Refinancing and repricing; Most people confuse these terms and use them interchangeably ‘cause well, they’re both essentially pointing to switching up your loan for another with lower interest rates! So what is the difference between the two terms?
Well, for one, and the easiest of them to remember: Repricing is switching your mortgage loan within the same bank, while refinancing is switching your mortgage loan for another at a different bank.
Besides this, the only other differences are their costs and the process of switching your loan.
But if you remember what I just told you, it’s easy to understand the 2 differences.
As I’ve just mentioned above, repricing is done within the same bank you’ve chosen for your original mortgage loan while refinancing is switching for a mortgage loan with another. Hence, refinancing involves a more tedious process.
Think of repricing as recontracting your mobile line with your current telco. And refinancing as a swapping providers; Once you’ve ditched your current telco (old bank), you’ve got to settle a few things to get started with your new provider (new bank).
While the new bank can’t wait to start a new relationship with you, they’ll need around 3 months to get everything set up and sign the new contract (your new mortgage plan). During this period, they would need to access your past (debts) and how you’ll be able to commit to a new relationship.
So you’ll need to resubmit all your credit cards, your car loans, and all other information on any other debts to the new bank. Then, the new bank would get their lawyers to formalize the new contract by shifting your mortgage over, which is kinda like porting your current mobile phone number over.
Repricing on the other hand, is much simpler.
You go to the bank because you saw a better deal and don’t have to jump through too many hoops because you are an existing customer.
The bank proposes a new (mortgage) plan to solve your problem (interest too high) and voila! The changes take effect as early as the next month.
When you refinance, you’ll have to pay for the following:
1) At your new bank:
– $1,800 (HDB) and approximately $2,500 (private) for legal fees
– $200-300 (HDB) and $450 & above (private) for valuation fees
If your current bank had at any time subsidised the above fees for you, you’d have to pay them back in full if you’ve not met the standard 3-year clawback period. If that happens, you’ll be paying twice the amount for the above fees. Unless your new bank decides to subsidize your legal fees on their end.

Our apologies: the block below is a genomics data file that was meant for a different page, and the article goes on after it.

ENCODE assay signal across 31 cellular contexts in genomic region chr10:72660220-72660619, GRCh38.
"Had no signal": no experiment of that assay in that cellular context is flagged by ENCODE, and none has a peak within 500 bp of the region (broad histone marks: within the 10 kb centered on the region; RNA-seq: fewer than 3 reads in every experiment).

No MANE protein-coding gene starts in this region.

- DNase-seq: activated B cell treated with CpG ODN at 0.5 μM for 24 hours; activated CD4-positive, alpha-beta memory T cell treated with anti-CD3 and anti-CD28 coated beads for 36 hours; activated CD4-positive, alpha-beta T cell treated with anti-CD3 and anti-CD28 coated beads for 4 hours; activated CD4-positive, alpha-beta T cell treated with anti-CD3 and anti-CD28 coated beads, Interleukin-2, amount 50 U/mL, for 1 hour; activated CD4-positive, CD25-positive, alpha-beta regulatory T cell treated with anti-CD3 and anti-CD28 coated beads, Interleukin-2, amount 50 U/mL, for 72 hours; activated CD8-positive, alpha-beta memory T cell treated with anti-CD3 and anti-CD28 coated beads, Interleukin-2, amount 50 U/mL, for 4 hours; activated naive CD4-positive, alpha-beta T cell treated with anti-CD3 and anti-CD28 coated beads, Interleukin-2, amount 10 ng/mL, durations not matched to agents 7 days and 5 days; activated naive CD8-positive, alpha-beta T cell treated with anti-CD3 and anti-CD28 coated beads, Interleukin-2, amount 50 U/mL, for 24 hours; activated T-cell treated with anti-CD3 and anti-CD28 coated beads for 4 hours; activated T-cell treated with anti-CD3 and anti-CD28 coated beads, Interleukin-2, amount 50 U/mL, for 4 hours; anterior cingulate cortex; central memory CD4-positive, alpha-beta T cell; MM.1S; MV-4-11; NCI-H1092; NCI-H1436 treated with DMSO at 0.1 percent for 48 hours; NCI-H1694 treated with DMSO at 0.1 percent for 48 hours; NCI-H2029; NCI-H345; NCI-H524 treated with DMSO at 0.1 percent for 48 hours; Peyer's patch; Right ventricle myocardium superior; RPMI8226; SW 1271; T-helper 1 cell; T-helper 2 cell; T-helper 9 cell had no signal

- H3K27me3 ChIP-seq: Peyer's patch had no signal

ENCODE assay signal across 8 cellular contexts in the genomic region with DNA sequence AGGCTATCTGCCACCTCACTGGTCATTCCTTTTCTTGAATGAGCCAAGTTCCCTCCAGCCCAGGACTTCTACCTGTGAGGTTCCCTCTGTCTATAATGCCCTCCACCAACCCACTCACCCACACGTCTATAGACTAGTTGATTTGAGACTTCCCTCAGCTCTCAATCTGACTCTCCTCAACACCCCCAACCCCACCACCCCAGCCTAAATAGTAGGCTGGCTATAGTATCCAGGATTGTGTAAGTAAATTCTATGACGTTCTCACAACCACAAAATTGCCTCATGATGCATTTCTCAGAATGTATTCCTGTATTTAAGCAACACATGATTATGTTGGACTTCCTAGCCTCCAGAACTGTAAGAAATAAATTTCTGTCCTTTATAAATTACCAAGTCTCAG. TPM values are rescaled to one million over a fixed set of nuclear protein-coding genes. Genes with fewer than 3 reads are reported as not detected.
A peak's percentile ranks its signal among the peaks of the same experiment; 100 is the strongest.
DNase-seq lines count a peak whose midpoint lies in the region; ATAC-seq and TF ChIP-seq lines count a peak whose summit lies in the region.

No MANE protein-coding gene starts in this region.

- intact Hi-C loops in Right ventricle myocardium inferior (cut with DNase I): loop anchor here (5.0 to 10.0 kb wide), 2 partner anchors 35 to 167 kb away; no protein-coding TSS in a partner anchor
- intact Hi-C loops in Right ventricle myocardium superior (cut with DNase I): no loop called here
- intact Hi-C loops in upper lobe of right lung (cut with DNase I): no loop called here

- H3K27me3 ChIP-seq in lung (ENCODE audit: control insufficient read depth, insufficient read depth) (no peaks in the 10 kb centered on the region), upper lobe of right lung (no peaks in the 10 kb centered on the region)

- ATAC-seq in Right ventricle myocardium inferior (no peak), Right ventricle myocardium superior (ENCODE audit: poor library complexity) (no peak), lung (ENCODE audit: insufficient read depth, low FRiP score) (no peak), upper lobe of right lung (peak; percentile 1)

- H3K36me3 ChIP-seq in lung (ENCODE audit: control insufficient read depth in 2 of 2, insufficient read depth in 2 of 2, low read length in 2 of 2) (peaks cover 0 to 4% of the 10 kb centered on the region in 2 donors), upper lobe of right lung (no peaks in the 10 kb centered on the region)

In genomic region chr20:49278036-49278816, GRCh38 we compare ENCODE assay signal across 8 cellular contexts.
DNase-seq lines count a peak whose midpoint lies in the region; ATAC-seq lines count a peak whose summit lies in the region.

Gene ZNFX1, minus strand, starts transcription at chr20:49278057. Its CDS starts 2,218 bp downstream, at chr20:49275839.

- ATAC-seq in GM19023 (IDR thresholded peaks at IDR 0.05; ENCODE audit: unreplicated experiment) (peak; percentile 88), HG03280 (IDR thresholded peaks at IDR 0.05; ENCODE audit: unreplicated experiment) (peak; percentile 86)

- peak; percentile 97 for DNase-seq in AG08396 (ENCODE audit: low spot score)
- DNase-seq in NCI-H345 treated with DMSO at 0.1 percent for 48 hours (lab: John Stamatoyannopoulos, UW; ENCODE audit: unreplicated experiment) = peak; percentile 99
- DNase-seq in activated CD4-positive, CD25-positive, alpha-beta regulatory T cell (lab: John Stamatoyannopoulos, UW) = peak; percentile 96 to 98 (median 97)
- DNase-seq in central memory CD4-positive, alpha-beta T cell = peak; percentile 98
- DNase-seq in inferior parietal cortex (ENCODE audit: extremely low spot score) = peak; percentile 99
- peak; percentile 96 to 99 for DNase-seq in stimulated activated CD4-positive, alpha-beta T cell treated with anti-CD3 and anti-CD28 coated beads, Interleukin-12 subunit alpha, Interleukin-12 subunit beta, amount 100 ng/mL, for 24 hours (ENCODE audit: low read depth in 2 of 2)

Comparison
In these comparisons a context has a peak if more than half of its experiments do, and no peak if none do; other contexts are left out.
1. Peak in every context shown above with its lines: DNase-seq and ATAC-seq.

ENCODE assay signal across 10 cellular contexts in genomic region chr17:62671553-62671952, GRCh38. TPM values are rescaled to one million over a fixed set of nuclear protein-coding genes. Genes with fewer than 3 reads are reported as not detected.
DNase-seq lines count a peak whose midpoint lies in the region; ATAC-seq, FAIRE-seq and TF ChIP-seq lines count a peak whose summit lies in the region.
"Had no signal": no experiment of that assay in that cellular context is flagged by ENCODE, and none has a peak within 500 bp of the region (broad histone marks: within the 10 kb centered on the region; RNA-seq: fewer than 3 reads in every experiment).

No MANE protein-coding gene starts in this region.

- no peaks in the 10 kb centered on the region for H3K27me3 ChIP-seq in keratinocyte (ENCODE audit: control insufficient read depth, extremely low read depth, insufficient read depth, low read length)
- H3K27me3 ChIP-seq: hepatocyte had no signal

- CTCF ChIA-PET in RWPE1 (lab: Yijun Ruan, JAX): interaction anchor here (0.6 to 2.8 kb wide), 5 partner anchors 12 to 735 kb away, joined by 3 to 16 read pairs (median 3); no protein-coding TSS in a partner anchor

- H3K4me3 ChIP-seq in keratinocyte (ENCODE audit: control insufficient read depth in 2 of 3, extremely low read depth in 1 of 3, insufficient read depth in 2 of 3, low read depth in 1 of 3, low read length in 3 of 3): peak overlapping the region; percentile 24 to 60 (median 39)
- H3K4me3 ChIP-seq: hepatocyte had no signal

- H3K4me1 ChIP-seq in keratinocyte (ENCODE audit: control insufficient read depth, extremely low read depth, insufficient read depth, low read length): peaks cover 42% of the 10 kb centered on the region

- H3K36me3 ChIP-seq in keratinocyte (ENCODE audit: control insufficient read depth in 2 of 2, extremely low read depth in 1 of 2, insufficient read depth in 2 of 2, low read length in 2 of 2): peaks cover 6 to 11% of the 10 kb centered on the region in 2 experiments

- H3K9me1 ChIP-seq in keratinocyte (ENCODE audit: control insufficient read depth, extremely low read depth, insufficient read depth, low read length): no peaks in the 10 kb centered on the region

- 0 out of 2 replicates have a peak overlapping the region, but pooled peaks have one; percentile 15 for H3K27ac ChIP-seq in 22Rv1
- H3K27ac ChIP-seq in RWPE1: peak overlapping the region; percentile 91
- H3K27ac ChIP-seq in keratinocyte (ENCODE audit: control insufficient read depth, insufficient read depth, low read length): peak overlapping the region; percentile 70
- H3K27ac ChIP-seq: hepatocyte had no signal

2) At your current bank:
1.5% of your outstanding loan amount (If you’ve not fulfilled the lock-in period of 1-3 years).
Your current bank will charge you what I’d like to call a break-up fee ’cause you divorced them even though you promised you’ll stay (the lock-in period). So the bank will charge you a fee of 1.5% your outstanding loan amount as penalty.
Repricing on the other hand, has lower incurred costs. Besides a fixed conversion/admin fee, there’s no other charges. These usually range between $200-$800, depending on the bank. Most local banks these days charge $800.
Other small differences
Other small differences to take note of are that for most banks to allow you to switch to another bank, your loan amount usually has to be larger than $100,000.
Also, since refinancing takes so much more longer than repricing to process, you’d naturally have to get your conveyancing law firm to notify the banks approximately early (3-7months in advance) so they can shift your mortgage in time.
When we’re talking interest rates, there is no guaranteed way to tell you which option gives you better interest rates, since they’re dependent on individual banks. Just know that banks DO NOT give out rewards/bonuses for being a loyal customer. On the contrary, interest rates offered to acquire new customers are normally better than those looking to reprice.
So should I reprice or refinance?
In general, you should refinance only when your lock-in period for your mortgage loan is about to end, and if your loan is above $300,000 for HDB, or $500,000 for private properties.
That said, if you just die die need to extend your loan tenure (i.e. you don’t care whether you’re paying more in the long-term, you just want to lower your monthly repayments), then go ahead and refinance.
If your lock-in period is not fulfilled, the 1.5% lock-in penalty charged together with all the other fees may outweigh the savings you get from refinancing. Furthermore, your new bank will not subsidize the legal costs incurred from refinancing if your loan is below $300k (HDB) or $500k (private).
Bottom line: Refinancing’s fine if you calculated to breakeven within a year, but if you can’t, then repricing would be better due to their lower costs ($800). If you’re having trouble figuring out what you should do, head on over to MoneySmart’s Refinancing Wizard and get your questions handled by their Mortgage Specialists for free!
Have any tips on repricing and refinancing? Share them with us! We’d love to hear from you.
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